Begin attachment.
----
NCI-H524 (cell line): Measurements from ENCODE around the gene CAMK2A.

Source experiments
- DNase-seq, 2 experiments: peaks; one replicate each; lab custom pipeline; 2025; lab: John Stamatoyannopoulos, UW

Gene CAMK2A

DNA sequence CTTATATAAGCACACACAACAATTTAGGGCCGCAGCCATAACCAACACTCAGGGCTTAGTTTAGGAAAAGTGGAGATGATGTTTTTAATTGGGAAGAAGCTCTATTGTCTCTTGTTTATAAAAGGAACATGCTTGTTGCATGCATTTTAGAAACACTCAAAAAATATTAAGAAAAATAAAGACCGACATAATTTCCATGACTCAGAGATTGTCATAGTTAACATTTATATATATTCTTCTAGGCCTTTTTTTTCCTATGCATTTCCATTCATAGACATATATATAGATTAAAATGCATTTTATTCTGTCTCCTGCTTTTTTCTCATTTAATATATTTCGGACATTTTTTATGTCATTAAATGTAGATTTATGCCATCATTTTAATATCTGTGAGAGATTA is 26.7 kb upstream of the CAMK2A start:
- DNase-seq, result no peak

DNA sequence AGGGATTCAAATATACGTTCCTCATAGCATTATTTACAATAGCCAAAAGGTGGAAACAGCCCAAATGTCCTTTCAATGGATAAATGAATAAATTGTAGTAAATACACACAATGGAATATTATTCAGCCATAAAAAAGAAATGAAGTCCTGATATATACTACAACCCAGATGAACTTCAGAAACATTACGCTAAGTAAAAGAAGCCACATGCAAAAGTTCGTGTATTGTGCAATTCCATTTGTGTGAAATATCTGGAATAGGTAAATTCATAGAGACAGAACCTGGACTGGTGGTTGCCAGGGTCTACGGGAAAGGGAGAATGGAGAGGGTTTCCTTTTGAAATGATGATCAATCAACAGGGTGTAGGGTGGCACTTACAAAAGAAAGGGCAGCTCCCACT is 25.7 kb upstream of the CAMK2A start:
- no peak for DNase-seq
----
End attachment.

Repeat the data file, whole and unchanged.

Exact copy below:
NCI-H524 (cell line): Measurements from ENCODE around the gene CAMK2A.

Source experiments
- DNase-seq, 2 experiments: peaks; one replicate each; lab custom pipeline; 2025; lab: John Stamatoyannopoulos, UW

Gene CAMK2A

DNA sequence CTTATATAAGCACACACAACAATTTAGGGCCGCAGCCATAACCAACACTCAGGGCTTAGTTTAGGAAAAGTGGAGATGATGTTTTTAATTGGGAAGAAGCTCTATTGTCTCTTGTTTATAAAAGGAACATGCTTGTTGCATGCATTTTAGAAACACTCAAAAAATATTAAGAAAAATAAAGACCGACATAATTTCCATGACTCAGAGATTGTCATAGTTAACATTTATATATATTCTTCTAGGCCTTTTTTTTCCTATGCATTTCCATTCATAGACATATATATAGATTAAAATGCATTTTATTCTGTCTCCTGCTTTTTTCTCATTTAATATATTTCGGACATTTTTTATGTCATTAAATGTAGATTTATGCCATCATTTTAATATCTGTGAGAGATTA is 26.7 kb upstream of the CAMK2A start:
- DNase-seq, result no peak

DNA sequence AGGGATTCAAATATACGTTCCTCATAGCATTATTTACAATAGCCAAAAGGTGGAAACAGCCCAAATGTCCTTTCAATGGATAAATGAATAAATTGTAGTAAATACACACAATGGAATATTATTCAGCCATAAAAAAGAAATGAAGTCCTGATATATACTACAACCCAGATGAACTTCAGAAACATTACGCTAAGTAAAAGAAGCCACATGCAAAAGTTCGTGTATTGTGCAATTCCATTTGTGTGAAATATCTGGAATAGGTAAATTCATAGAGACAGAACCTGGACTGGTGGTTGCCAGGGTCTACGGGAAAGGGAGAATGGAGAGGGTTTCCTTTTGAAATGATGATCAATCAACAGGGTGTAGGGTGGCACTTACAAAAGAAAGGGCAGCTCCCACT is 25.7 kb upstream of the CAMK2A start:
- no peak for DNase-seq